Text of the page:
Seeking the true heart and soul of the California cannabis movement, I made WAMM one of my first stops upon reaching the left coast. I’d already heard and read much about the collective’s politics—how for twenty years they’ve focused on low-income, seriously ill patients otherwise unable to afford medicine; how they helped pass America’s first statewide medical-marijuana law; and how they survived a DEA raid, then turned around two weeks later and defiantly distributed marijuana to the terminally ill on the steps of city hall—but I had no idea how they managed to plant, tend, and harvest a garden productive enough to supply their hundreds of members with cannabis for an entire year with only a skeleton crew and a small, dedicated team of volunteers.
On the chilly spring morning when I visited WAMM for the first time, the collective’s fledgling seedlings were just getting transplanted into five-gallon pots. Valerie put my wife, Elise, and I to work right away, digging holes and mixing soil. She also welcomed us into an amazing community of reefer revolution- aries, and encouraged us to come back for more. So over the next year (and the years to follow) I got to closely follow the crop’s natural life cycle—from seed to harvest—for the first time, while making a lot of new, kindhearted friends, learning the art and craft of outdoor cannabis growing, and at long last, getting some dirt under my fingernails.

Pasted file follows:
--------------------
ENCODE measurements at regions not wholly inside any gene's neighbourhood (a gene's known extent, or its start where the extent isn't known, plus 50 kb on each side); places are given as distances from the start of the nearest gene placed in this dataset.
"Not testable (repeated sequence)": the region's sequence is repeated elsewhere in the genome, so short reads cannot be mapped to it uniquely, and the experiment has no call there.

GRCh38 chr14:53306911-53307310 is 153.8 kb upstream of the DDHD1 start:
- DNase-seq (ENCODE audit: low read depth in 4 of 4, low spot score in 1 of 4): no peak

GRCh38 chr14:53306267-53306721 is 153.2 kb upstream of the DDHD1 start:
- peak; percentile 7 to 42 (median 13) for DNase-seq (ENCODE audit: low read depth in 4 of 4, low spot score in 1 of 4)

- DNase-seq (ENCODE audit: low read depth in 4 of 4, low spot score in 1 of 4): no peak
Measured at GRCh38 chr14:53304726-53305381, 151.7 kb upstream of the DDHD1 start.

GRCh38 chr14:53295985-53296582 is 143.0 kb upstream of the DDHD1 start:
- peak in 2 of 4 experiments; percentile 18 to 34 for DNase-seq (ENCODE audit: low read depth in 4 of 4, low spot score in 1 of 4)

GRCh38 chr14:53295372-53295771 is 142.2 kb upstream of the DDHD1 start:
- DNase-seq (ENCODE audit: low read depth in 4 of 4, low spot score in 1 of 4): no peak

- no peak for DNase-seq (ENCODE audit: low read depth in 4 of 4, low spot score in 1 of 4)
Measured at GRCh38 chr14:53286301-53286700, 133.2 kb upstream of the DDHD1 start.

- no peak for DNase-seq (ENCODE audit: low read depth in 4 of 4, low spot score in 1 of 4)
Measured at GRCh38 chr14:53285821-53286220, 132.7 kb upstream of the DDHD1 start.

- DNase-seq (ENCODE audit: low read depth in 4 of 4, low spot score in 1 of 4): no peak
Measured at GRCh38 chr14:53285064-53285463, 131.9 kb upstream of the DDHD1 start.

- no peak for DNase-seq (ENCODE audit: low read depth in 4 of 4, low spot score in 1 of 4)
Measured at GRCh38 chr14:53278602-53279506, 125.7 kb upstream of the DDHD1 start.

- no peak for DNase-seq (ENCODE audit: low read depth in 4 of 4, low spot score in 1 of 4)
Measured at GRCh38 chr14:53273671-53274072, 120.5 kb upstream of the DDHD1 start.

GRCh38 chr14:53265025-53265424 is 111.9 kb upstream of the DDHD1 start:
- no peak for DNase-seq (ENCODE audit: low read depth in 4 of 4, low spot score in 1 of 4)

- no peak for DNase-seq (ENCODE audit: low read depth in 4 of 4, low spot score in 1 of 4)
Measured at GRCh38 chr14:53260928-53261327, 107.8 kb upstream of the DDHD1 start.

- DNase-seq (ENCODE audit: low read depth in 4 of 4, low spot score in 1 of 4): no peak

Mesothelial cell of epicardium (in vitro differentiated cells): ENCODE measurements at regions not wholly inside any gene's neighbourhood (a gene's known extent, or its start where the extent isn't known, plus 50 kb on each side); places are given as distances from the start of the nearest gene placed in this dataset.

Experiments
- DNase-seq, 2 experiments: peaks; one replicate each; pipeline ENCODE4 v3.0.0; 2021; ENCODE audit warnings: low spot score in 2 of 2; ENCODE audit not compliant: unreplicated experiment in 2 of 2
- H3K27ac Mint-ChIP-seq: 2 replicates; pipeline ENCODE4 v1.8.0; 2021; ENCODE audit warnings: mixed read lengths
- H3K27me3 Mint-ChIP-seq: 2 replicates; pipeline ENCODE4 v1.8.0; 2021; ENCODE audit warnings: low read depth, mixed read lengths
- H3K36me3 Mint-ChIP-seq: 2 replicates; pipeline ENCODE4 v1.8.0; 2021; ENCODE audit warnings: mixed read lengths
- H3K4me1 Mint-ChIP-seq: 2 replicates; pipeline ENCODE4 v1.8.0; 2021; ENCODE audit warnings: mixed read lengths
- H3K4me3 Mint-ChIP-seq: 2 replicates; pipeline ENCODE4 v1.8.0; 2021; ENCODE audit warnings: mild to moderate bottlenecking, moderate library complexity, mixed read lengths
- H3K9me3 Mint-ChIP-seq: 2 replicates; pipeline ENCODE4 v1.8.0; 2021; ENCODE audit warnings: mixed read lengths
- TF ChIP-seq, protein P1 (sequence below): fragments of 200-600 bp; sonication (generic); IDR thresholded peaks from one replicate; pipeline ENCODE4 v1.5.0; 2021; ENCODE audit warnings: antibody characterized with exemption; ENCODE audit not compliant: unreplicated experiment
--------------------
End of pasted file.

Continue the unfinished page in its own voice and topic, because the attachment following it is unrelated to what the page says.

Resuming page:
“Growth is so obvious in the garden—you don’t have to wait long to see it,” Valerie once told me, explaining that many seriously ill and even terminal patients find the process of producing their own medicine to be highly empowering. “The garden gives us an opportunity to build something bigger than ourselves. That not only helps the healing, it puts us more in touch with the cycles of life.”
So let’s begin by understanding how the cannabis plant germinates, grows, flowers, and reproduces, and then we’ll explore the many ways clever cultivators seek to optimize this process in search of higher potency and heavier harvests.
In nature, each plant begins life when a previously dormant seed begins to germinate in early spring. Only the strongest and most viable of these seeds manage to throw off their seed casings, stretch into seedlings, grow into mature plants, and prop- agate the species. The rest, at some point along that journey, fall by the genetic wayside, helpfully winnowing the herd through natural selection.